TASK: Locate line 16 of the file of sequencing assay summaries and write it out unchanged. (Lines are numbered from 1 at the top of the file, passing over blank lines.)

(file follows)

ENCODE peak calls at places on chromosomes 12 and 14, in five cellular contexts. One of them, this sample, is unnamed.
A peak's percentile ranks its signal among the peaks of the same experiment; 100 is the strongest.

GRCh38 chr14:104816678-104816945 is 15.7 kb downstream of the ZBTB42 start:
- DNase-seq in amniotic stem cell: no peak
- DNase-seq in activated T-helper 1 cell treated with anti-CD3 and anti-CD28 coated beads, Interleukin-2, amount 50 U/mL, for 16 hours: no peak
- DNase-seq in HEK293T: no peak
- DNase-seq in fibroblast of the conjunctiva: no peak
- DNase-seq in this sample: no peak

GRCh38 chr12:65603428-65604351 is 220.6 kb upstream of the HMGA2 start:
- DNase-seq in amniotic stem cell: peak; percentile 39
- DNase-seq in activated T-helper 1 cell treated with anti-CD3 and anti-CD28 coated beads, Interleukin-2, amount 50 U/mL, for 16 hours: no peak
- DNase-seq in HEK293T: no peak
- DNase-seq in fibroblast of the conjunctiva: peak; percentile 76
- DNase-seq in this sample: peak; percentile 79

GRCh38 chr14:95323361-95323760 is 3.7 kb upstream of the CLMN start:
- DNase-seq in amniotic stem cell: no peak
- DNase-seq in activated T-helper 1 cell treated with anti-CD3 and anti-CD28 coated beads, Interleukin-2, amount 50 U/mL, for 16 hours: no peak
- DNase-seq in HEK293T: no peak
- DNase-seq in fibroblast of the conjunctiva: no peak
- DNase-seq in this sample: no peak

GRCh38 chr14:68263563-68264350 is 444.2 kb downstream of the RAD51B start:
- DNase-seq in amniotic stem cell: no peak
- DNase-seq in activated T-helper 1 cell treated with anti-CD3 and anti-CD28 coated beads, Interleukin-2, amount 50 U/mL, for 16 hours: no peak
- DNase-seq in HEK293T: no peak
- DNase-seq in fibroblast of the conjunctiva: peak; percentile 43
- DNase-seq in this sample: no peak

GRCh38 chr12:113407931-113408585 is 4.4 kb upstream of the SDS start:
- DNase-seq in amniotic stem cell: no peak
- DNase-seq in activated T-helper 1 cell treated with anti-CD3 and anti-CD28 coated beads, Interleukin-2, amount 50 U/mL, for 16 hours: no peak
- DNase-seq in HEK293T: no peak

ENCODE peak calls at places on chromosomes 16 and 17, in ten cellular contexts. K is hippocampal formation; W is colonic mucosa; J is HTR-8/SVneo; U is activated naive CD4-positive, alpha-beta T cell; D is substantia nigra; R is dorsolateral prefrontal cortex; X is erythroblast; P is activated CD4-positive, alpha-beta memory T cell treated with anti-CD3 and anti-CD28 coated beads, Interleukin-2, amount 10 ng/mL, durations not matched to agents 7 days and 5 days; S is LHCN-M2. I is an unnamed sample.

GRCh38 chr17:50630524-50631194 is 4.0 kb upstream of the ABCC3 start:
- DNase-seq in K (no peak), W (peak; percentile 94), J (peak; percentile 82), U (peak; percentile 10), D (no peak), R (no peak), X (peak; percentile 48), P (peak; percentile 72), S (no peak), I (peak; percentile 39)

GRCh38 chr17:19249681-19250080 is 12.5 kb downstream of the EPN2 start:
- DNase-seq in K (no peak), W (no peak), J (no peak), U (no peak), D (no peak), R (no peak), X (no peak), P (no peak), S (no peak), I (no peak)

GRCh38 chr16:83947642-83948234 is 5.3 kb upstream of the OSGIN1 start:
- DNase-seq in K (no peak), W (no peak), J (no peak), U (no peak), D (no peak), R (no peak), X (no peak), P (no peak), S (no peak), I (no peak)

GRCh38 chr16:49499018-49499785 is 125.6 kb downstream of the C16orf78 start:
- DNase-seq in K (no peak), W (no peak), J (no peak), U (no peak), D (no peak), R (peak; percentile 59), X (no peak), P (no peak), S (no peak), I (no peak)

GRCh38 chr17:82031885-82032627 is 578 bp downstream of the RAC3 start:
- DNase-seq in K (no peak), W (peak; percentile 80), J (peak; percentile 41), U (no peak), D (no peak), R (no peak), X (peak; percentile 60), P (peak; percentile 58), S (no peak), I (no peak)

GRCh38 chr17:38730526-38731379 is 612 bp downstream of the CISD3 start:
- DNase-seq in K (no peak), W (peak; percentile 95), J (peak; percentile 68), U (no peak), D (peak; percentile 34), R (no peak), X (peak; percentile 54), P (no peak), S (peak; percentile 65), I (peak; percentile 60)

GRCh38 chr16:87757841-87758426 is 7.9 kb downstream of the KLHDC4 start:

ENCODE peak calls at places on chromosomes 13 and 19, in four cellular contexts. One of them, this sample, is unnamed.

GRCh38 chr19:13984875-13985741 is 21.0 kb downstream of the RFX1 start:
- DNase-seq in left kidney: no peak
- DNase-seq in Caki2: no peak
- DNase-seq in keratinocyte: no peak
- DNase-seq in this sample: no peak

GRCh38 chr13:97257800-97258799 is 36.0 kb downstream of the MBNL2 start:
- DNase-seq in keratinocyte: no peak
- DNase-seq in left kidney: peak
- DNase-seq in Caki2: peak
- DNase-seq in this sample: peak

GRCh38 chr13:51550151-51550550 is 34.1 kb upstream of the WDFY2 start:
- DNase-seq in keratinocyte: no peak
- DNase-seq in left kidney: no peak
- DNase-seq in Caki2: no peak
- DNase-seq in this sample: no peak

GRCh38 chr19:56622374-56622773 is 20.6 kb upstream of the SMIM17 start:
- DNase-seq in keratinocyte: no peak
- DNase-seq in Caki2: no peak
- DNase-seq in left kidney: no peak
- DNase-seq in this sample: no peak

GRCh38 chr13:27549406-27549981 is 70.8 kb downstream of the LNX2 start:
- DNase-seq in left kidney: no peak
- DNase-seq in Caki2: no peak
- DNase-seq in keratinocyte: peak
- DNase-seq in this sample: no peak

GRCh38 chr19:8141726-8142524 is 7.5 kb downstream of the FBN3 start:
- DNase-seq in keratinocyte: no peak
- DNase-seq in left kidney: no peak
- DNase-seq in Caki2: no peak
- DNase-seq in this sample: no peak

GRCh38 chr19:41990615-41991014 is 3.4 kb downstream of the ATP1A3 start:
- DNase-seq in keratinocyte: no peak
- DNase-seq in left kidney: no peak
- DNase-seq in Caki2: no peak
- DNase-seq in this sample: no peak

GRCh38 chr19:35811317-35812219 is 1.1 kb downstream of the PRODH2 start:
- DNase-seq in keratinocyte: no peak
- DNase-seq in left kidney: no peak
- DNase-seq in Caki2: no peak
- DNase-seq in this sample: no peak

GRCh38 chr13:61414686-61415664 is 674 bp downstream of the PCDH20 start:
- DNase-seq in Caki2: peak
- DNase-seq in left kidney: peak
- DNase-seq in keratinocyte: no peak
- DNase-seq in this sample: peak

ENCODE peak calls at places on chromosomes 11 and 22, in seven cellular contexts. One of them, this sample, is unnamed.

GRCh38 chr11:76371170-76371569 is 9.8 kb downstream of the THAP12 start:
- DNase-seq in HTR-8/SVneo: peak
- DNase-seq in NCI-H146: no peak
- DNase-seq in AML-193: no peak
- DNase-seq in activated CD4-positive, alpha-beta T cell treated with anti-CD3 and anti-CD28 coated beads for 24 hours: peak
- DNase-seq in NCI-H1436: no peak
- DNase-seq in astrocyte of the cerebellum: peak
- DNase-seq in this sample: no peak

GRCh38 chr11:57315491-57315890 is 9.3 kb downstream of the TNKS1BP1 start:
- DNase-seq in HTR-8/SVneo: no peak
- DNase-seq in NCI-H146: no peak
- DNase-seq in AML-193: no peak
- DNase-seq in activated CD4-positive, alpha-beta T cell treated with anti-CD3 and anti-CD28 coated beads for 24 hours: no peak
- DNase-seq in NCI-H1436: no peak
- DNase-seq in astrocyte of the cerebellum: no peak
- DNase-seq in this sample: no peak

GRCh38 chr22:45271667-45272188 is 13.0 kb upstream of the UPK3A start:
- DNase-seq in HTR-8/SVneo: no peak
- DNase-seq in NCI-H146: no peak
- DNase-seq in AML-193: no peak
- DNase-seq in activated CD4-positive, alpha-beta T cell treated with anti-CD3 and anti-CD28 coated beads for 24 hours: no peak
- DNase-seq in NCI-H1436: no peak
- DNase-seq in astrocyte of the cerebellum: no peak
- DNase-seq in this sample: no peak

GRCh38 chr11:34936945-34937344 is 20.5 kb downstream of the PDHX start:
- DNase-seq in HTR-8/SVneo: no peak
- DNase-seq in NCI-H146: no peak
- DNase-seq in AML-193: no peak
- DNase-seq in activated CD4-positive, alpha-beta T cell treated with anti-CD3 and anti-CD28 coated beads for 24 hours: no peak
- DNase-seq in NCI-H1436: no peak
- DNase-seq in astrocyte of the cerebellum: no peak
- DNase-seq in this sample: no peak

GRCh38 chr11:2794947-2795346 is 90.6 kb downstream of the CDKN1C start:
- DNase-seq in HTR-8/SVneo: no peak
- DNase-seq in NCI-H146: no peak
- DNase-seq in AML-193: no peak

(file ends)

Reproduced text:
- DNase-seq in amniotic stem cell: no peak